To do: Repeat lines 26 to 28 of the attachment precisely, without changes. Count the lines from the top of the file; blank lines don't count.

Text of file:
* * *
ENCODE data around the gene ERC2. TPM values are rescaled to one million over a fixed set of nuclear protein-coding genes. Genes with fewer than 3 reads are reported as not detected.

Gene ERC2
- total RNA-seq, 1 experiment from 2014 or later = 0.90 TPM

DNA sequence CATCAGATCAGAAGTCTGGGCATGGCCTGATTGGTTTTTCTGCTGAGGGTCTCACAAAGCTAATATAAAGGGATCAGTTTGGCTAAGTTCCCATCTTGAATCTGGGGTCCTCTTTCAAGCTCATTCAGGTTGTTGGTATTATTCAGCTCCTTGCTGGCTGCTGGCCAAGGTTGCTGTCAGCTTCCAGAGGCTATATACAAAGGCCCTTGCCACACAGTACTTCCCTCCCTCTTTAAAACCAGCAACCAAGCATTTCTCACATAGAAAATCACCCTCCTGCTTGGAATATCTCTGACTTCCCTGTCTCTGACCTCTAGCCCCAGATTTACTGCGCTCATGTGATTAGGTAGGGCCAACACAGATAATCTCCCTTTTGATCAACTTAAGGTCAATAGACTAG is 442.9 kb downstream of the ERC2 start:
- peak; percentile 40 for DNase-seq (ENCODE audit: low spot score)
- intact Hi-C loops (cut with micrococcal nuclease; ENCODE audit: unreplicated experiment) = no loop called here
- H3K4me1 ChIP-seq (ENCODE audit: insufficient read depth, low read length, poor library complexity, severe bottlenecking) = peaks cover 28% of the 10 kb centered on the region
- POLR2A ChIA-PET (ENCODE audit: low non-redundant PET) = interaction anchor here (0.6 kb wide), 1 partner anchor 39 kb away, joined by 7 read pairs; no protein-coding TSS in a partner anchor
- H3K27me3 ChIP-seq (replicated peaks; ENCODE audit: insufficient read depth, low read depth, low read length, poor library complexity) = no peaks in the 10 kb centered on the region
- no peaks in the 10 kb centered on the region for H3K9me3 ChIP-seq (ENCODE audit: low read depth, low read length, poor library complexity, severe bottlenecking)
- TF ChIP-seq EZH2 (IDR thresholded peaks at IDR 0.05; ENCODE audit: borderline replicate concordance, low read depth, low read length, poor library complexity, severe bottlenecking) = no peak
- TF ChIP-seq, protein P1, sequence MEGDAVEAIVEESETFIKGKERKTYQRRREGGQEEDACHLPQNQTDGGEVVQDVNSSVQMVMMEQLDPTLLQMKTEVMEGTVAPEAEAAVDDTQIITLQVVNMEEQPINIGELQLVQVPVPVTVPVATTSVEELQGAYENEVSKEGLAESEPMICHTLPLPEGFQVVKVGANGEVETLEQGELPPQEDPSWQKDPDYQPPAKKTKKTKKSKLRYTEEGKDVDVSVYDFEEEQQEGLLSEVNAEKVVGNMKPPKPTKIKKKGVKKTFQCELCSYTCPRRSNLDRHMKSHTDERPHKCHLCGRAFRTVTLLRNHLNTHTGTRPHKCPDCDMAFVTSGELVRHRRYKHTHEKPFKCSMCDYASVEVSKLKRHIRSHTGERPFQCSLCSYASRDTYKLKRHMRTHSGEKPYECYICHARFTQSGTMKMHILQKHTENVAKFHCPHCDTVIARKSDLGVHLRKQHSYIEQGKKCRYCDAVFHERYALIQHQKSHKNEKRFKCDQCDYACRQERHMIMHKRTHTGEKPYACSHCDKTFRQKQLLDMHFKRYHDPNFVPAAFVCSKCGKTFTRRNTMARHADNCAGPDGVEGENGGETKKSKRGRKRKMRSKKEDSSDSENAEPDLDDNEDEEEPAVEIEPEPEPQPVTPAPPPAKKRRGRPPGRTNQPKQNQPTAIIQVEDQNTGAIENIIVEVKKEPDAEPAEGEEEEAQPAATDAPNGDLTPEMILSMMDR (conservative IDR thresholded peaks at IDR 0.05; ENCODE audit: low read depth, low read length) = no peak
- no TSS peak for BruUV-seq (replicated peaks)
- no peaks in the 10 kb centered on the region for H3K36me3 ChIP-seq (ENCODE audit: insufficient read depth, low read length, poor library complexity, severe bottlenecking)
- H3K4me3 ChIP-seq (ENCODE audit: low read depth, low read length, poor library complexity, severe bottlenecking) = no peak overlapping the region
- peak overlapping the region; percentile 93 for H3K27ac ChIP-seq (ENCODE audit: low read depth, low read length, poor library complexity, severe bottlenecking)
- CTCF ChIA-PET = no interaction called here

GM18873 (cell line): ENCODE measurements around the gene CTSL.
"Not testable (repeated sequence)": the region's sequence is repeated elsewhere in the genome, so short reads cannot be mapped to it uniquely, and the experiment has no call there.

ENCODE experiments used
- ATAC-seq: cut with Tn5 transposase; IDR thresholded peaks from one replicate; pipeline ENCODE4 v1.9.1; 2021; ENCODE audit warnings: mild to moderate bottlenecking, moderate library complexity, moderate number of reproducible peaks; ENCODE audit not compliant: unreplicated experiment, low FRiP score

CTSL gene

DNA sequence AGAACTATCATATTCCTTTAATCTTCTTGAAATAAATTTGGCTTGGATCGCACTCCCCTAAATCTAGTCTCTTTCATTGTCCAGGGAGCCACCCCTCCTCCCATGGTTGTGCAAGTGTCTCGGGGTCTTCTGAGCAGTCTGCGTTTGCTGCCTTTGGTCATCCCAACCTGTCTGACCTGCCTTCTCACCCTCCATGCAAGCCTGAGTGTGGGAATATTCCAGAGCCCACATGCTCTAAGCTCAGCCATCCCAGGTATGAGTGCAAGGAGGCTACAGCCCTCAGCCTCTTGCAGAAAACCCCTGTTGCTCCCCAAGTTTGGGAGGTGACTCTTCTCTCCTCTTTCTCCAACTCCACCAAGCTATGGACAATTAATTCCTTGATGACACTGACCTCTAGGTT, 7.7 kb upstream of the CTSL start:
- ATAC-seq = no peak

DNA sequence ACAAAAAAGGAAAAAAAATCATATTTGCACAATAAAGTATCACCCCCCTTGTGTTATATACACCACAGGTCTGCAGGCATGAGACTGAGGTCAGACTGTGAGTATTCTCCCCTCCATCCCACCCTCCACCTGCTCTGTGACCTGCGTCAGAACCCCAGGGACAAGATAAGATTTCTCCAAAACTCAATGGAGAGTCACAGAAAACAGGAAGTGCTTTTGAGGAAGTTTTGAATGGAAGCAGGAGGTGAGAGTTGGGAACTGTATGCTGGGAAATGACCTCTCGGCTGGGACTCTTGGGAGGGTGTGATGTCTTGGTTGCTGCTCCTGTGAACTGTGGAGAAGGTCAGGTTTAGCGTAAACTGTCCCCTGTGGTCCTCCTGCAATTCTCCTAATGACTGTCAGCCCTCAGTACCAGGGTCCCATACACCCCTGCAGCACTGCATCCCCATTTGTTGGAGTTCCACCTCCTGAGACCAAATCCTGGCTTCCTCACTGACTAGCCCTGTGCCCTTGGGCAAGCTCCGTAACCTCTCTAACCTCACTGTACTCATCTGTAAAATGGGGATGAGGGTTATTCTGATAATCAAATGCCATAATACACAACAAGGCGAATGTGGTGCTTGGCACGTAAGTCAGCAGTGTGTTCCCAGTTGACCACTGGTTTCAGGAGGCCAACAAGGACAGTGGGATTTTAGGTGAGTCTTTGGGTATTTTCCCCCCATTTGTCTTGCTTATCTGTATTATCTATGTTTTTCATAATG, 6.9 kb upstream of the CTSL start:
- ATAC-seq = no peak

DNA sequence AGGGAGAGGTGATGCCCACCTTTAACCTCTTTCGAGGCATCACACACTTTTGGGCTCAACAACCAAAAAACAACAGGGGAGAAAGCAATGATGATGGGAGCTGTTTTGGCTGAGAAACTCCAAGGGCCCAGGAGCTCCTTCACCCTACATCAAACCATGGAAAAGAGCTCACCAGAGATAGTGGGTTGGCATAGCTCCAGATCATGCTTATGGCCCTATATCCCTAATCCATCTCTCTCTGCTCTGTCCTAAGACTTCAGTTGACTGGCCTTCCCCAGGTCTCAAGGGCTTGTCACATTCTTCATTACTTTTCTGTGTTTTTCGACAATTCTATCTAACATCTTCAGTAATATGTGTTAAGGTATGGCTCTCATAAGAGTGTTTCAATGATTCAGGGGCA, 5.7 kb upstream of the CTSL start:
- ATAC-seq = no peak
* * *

- ATAC-seq = no peak

DNA sequence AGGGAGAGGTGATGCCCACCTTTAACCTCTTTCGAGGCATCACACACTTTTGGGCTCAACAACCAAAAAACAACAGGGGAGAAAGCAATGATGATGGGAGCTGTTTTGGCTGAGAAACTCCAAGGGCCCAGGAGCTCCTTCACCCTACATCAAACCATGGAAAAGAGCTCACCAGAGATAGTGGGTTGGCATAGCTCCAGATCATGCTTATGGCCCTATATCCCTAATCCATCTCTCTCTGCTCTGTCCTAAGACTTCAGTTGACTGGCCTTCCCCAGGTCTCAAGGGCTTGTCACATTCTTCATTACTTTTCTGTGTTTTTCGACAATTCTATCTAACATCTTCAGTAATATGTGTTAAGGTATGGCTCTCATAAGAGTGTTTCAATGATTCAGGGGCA, 5.7 kb upstream of the CTSL start:
- ATAC-seq = no peak